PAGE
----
Congratulations! You got the house. You might have bought it easily or won it after a bidding war in a tough market. Either way, you’re ready to make your space your own.
Of course, that’s one mission that’s easier said than done. Decorating is a tough business, especially if you don’t have an eye for design or natural knack for putting colors, patterns, textures, etc. together.
Fortunately, there are plenty of designers out there who are kind enough to share their secrets so that you can make your home really feel like it’s yours. To start, here are five of the best design tips for any homeowner, but especially first-time buyers and millennials like you.
1. Choose Colors First: If you want a look that’s cohesive within the same room, floor or even throughout the entire house, create your color scheme before you start.
The first way to try and create your own color scheme is to choose from colors that you like. There will certainly be some colors that compliment each other, while some shades will create drama through contrast. Try putting paint or fabric swatches side-by-side to see how your color scheme fits.
Of course, you can use inspiration from sites like Pinterest or articles from interior design magazines to choose your scheme. Once you figure out how you want the room to make you feel, find fabrics, pillows, rugs, accessories and lamps that fit, and top it all of with a slick of paint on the walls. When you’re done with one room, move onto the next. Try and switch which colors are highlighted and which support or contrast the main hues. You’ll be so surprised to see how many different looks you can get out of one inspiration board of colors.
2. Don’t Go Too Heavy on a Theme: It seems as though vacation homes are the biggest offenders in this category, so your new place should be safe. However, it’s important to mention this after talking about the importance of a scheme: a theme is a completely different beast.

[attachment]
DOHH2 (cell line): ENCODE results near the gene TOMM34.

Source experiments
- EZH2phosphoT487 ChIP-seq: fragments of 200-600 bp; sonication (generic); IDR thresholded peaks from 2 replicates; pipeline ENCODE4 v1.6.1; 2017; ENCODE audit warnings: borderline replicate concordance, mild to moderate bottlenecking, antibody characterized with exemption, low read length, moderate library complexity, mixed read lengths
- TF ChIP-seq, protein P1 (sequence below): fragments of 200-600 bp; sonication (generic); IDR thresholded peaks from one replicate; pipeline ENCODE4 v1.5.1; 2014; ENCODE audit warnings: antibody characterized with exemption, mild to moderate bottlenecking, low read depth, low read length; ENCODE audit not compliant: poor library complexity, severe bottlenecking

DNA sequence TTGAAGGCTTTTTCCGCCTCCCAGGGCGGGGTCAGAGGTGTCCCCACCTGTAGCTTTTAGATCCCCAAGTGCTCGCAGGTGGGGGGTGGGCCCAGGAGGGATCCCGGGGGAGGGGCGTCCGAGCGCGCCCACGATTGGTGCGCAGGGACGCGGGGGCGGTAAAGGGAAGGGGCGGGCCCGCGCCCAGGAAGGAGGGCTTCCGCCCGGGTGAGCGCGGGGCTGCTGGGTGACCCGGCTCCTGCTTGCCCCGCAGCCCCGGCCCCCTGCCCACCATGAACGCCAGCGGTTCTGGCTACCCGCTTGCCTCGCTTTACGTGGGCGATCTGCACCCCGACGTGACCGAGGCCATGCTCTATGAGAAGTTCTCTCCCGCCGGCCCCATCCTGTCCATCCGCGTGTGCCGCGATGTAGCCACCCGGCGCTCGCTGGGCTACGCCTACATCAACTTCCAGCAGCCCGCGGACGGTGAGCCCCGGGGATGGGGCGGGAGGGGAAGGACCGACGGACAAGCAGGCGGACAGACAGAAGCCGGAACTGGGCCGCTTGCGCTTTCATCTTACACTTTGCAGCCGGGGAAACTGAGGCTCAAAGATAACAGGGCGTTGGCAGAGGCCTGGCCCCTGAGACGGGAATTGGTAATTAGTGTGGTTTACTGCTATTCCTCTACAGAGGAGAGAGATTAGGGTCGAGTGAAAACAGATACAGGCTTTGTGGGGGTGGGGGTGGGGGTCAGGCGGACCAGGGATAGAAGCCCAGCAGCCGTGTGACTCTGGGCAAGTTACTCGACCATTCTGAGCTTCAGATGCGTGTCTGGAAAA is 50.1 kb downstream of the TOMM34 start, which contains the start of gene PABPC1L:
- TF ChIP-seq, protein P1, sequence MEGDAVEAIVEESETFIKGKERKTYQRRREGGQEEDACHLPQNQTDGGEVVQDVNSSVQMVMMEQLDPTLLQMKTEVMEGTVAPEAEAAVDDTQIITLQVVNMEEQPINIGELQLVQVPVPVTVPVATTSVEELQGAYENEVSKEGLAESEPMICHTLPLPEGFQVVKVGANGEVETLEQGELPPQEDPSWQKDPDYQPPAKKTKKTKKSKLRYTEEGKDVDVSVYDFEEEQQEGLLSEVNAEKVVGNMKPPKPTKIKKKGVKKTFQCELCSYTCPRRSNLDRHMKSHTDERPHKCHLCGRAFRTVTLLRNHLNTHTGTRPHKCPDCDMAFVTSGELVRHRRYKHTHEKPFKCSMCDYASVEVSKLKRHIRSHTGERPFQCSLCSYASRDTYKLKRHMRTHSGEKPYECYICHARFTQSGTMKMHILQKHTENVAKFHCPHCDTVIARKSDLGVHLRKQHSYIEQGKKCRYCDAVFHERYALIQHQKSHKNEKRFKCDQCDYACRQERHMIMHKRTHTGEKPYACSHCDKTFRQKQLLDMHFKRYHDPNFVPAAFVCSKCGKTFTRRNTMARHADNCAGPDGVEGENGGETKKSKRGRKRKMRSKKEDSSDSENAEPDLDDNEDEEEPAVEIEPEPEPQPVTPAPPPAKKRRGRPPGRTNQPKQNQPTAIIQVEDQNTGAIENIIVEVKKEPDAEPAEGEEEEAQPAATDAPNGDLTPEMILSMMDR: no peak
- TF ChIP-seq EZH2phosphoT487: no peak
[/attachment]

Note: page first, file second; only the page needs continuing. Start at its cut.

You can draw elements of the nautical or rustic or French country into your design scheme, but sometimes it can be too much to do an entire space in that particular theme. In order to play it safe, steer clear of any kitschy accessories — think a giant, rope-wrapped anchor in a beach-inspired design scheme — and always err on the side of neutral when you’re not sure if something will be too much for your space.
3. Say “No” to Wallflowers: It might be tempting to push your furniture up against walls, especially if you’re pressed for space to fit your sofa or another large item. You’ll find that floating your furniture away from the wall makes your entire space feel cozier and more intimate. It makes sense, if you think about it: nobody wants to sit and chat from a couch that’s halfway across the room from an easy chair. With everything close together, you’ll curate those social vibes easily.
4. Let There Be Light: Light has been shown to have an affect how strongly you feel emotions. Cultivate a calm, cozy vibe with light that matches that sentiment. In other words, say no to bright, stark and purely white fluorescent bulbs that make your home feel more industrial than domestic.
You might find that your favorite light comes pouring through your window thanks to the sun outside. You can harness natural light by keeping your shades open and your curtains as sheer as possible. Mirrors bring even more light by reflecting and amplifying what’s there.
5. Upcycle What You’ve Got: Buying a house is expensive, whether yours is a condo or a McMansion. You don’t have to keep the spending spree going in order to make the space feel like home.
One way to easily update the furniture you have is to paint it (or reupholster it if it has fabric elements). You won’t believe how sleek your hand-me-down wooden kitchen table looks until it’s coated in slick, white paint. Again, hit up your Pinterest boards for DIY inspiration and dedicate a weekend to making your old stuff fit into your new space.
Obviously, these five tips aren’t the only ones applicable to your space, but they’re a wonderful starting point as you decide which projects to tackle first. With a lot of personality — and a little bit of elbow grease — you can transform every space into your new house.